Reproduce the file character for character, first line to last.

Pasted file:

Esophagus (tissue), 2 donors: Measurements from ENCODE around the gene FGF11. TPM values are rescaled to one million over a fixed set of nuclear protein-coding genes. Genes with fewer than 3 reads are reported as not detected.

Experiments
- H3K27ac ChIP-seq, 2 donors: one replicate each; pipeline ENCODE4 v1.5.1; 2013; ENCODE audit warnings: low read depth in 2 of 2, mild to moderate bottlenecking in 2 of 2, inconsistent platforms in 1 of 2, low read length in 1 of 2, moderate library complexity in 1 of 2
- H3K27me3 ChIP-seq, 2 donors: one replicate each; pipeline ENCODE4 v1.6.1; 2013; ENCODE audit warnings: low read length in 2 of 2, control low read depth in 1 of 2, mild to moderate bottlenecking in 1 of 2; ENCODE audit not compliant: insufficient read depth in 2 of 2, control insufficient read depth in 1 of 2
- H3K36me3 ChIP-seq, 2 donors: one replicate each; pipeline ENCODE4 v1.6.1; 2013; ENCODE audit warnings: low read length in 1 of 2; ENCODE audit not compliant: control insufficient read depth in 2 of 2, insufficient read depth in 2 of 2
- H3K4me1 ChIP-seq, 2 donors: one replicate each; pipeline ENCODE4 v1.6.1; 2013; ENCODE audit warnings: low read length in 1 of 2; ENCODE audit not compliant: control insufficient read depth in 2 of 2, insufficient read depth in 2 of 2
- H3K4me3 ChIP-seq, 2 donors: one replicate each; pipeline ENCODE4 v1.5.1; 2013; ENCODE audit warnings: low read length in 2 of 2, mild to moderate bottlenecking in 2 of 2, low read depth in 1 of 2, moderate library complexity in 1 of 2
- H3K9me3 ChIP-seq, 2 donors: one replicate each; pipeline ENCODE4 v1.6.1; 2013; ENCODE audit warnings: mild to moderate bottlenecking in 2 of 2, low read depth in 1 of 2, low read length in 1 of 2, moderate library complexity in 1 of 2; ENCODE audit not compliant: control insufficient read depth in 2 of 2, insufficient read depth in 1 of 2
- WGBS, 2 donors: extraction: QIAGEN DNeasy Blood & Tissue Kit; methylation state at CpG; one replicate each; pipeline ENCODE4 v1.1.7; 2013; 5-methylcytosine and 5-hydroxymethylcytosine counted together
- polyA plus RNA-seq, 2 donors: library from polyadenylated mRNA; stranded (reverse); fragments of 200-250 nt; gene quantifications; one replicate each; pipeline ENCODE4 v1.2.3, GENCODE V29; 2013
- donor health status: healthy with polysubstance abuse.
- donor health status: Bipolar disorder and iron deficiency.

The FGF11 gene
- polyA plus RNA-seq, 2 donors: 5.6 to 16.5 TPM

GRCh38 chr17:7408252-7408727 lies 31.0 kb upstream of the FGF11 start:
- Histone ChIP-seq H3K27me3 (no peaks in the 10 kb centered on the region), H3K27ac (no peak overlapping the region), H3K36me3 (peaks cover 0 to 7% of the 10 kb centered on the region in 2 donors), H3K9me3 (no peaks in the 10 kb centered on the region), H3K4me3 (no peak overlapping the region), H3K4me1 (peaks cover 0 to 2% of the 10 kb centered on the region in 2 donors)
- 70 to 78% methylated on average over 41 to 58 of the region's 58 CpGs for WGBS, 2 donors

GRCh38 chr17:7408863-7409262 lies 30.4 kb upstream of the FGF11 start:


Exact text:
Esophagus (tissue), 2 donors: Measurements from ENCODE around the gene FGF11. TPM values are rescaled to one million over a fixed set of nuclear protein-coding genes. Genes with fewer than 3 reads are reported as not detected.

Experiments
- H3K27ac ChIP-seq, 2 donors: one replicate each; pipeline ENCODE4 v1.5.1; 2013; ENCODE audit warnings: low read depth in 2 of 2, mild to moderate bottlenecking in 2 of 2, inconsistent platforms in 1 of 2, low read length in 1 of 2, moderate library complexity in 1 of 2
- H3K27me3 ChIP-seq, 2 donors: one replicate each; pipeline ENCODE4 v1.6.1; 2013; ENCODE audit warnings: low read length in 2 of 2, control low read depth in 1 of 2, mild to moderate bottlenecking in 1 of 2; ENCODE audit not compliant: insufficient read depth in 2 of 2, control insufficient read depth in 1 of 2
- H3K36me3 ChIP-seq, 2 donors: one replicate each; pipeline ENCODE4 v1.6.1; 2013; ENCODE audit warnings: low read length in 1 of 2; ENCODE audit not compliant: control insufficient read depth in 2 of 2, insufficient read depth in 2 of 2
- H3K4me1 ChIP-seq, 2 donors: one replicate each; pipeline ENCODE4 v1.6.1; 2013; ENCODE audit warnings: low read length in 1 of 2; ENCODE audit not compliant: control insufficient read depth in 2 of 2, insufficient read depth in 2 of 2
- H3K4me3 ChIP-seq, 2 donors: one replicate each; pipeline ENCODE4 v1.5.1; 2013; ENCODE audit warnings: low read length in 2 of 2, mild to moderate bottlenecking in 2 of 2, low read depth in 1 of 2, moderate library complexity in 1 of 2
- H3K9me3 ChIP-seq, 2 donors: one replicate each; pipeline ENCODE4 v1.6.1; 2013; ENCODE audit warnings: mild to moderate bottlenecking in 2 of 2, low read depth in 1 of 2, low read length in 1 of 2, moderate library complexity in 1 of 2; ENCODE audit not compliant: control insufficient read depth in 2 of 2, insufficient read depth in 1 of 2
- WGBS, 2 donors: extraction: QIAGEN DNeasy Blood & Tissue Kit; methylation state at CpG; one replicate each; pipeline ENCODE4 v1.1.7; 2013; 5-methylcytosine and 5-hydroxymethylcytosine counted together
- polyA plus RNA-seq, 2 donors: library from polyadenylated mRNA; stranded (reverse); fragments of 200-250 nt; gene quantifications; one replicate each; pipeline ENCODE4 v1.2.3, GENCODE V29; 2013
- donor health status: healthy with polysubstance abuse.
- donor health status: Bipolar disorder and iron deficiency.

The FGF11 gene
- polyA plus RNA-seq, 2 donors: 5.6 to 16.5 TPM

GRCh38 chr17:7408252-7408727 lies 31.0 kb upstream of the FGF11 start:
- Histone ChIP-seq H3K27me3 (no peaks in the 10 kb centered on the region), H3K27ac (no peak overlapping the region), H3K36me3 (peaks cover 0 to 7% of the 10 kb centered on the region in 2 donors), H3K9me3 (no peaks in the 10 kb centered on the region), H3K4me3 (no peak overlapping the region), H3K4me1 (peaks cover 0 to 2% of the 10 kb centered on the region in 2 donors)
- 70 to 78% methylated on average over 41 to 58 of the region's 58 CpGs for WGBS, 2 donors

GRCh38 chr17:7408863-7409262 lies 30.4 kb upstream of the FGF11 start: